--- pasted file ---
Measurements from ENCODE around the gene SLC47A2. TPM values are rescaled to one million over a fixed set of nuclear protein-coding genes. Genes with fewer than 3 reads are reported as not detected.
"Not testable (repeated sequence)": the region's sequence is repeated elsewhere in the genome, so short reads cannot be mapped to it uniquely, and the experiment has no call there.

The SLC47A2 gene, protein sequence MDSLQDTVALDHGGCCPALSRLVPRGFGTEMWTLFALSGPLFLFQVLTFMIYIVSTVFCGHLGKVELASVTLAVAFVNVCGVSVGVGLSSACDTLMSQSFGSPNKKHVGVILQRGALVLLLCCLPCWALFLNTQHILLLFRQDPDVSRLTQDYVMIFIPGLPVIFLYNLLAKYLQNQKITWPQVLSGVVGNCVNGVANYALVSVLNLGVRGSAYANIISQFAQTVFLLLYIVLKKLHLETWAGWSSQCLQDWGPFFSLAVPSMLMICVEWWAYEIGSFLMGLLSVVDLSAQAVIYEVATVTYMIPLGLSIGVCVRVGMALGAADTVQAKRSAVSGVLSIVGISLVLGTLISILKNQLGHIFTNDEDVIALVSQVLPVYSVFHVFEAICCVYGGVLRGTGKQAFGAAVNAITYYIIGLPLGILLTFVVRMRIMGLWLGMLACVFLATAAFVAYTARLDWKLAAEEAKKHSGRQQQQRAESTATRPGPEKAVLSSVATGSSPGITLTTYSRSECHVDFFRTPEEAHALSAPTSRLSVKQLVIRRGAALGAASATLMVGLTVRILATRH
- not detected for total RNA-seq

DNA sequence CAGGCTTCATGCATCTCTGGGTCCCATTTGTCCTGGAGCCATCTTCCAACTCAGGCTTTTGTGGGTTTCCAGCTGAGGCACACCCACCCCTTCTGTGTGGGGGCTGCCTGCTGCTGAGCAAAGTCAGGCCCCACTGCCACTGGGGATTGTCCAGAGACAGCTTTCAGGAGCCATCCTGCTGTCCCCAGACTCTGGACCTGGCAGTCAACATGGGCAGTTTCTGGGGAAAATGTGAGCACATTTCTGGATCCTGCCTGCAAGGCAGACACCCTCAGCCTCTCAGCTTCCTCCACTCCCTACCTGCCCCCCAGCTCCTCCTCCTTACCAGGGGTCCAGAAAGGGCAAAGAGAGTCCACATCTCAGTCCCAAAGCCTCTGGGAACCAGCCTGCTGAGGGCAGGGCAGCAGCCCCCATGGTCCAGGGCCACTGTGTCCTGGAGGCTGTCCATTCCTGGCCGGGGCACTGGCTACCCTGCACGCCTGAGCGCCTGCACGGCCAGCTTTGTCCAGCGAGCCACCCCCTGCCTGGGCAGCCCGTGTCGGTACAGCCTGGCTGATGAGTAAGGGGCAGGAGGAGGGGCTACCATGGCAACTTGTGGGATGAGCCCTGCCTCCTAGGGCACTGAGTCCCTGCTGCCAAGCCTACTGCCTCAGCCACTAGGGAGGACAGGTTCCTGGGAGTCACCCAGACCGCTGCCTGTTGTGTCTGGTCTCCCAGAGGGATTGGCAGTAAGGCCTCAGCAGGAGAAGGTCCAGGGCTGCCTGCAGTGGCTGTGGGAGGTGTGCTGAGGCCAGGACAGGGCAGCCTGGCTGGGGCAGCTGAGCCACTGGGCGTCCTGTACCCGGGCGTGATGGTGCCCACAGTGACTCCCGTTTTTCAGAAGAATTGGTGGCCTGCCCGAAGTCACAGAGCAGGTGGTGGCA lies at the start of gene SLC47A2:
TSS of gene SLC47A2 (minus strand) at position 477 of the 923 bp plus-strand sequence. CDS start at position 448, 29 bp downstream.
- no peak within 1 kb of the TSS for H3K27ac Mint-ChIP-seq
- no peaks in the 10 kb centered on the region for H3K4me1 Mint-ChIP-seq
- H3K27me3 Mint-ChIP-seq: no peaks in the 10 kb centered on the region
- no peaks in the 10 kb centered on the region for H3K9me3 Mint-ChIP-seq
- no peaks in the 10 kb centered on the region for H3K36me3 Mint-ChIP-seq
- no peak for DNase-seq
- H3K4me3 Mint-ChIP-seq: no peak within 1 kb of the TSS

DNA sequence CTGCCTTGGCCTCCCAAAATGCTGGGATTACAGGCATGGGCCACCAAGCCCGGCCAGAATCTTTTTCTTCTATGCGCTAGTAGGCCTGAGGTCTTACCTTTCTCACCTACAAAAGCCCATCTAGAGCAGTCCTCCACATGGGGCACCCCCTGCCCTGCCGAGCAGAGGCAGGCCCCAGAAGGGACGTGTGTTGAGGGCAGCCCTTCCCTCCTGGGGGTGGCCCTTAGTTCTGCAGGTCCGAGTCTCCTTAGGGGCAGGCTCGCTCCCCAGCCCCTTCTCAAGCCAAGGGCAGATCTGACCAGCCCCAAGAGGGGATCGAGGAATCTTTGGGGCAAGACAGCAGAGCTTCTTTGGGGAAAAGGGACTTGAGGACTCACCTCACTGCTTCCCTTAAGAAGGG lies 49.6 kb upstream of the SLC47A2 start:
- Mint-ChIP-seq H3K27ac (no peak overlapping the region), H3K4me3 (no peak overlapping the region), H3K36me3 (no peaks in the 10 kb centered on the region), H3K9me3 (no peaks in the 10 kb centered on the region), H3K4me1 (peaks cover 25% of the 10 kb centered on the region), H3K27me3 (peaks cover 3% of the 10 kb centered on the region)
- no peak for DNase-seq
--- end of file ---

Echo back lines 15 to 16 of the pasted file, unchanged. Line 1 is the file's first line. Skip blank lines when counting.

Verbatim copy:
- Mint-ChIP-seq H3K27ac (no peak overlapping the region), H3K4me3 (no peak overlapping the region), H3K36me3 (no peaks in the 10 kb centered on the region), H3K9me3 (no peaks in the 10 kb centered on the region), H3K4me1 (peaks cover 25% of the 10 kb centered on the region), H3K27me3 (peaks cover 3% of the 10 kb centered on the region)
- no peak for DNase-seq